The Student Loan Rate Freeze, Revisited
Here's an example of what happens when politicians stick to their guns. In the short time since the publication of this piece, which stressed the necessity of freezing interest rates for student loans, a lot has transpired: Not only has Mitt Romney backed said freeze -- driven, surely, by the realization that he'll need to shave off the independent vote to win the election -- but on Wednesday House Republicans announced a vote on a bill to keep the rates from doubling next year.
The vote, expected today, is the result of a White House push that began a week ago. As much as this may seem like a victory, however, the House plan definitely falls into the category of "be careful what you wish for." The fine print of the Republican plan reveals it to be baldly objectionable, as it pays for the freeze by:
. . . slashing $6 billion from a preventive care fund created under Obama’s health-care law. The proposal puts Republicans squarely at odds with Senate Democrats, who introduced legislation Wednesday to pay for the extension by imposing new payroll taxes on some businesses with three or fewer shareholders — so-called “S corporations.”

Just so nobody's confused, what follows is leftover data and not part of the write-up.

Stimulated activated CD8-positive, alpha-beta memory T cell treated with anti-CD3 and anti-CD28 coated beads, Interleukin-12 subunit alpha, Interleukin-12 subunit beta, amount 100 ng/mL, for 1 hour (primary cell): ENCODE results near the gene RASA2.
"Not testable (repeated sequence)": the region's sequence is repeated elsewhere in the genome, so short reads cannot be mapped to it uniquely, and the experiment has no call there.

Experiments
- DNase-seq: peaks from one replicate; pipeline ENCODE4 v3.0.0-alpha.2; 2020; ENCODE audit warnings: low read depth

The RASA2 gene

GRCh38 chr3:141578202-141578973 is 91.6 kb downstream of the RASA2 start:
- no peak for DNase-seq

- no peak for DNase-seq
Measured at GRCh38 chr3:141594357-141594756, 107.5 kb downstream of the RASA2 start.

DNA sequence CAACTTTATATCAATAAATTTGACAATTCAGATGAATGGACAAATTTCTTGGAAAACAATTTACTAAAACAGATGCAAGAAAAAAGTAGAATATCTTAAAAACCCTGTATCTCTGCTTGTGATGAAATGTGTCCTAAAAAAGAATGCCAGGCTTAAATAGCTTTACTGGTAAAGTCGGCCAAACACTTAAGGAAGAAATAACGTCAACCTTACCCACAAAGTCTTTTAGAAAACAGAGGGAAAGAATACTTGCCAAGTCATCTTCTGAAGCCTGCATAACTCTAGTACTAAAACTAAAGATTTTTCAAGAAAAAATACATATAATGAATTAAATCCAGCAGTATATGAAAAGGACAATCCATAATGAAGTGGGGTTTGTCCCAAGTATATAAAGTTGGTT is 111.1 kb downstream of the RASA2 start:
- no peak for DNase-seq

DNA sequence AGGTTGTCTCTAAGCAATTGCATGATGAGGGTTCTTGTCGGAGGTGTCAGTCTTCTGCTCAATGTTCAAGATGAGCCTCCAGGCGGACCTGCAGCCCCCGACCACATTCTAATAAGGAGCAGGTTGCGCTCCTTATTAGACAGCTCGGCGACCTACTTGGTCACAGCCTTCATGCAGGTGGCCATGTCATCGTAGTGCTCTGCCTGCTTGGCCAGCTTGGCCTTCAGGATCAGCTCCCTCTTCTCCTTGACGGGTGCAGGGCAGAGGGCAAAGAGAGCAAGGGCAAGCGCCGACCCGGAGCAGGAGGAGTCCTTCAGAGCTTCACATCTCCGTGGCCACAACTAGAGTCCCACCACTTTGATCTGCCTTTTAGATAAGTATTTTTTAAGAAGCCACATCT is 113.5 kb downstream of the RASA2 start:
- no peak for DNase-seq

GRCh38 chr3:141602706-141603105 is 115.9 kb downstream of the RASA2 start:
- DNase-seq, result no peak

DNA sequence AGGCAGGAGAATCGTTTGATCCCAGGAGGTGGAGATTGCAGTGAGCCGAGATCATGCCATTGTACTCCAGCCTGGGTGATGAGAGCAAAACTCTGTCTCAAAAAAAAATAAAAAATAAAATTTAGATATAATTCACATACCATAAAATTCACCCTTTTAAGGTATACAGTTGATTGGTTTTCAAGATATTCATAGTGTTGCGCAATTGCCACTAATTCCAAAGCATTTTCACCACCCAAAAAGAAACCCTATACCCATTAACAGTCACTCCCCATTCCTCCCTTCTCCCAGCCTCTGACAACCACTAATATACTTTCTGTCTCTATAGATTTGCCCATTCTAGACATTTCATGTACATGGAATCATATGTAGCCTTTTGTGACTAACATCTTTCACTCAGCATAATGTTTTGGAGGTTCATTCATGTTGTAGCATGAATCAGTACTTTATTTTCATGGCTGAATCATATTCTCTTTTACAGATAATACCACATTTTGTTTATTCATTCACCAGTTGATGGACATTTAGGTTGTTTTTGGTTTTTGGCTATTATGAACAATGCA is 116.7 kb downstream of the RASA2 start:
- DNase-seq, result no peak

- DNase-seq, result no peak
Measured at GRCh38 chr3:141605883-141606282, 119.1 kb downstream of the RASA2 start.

The fund, notes The Washington Post, provides "provides money to city and state governments to help prevent obesity, the spread of HIV/AIDS, to reduce tobacco use, train public health workers and modernize vaccines."
In other words, this is a rather nasty instance of taking from Peter to pay Paul -- neither of whom, in this example, have any discretionary income. I tend to agree with the White House, which deems this "politically-motivated proposal" to be a thoroughly inadequate response to a trillion dollar problem.
In any case, today's vote -- which is at best a partial victory -- is a poison pill. It's unclear from the most recent reports whether there's a chance at passage, with a number of Democrats (quite understandably) and conservative groups refusing to support the plan.
I'm not sure Republicans care one way or the other. Just as it seemed to be smart politics for the White House to get the bill to the floor -- inducing Romney take a stance he wasn't keen to adopt, risking opposition to his own party -- there's probably no downside for Republicans to force a vote on a measure that may fail. If and when rates double, they will claim however implausibly that Democrats are to blame.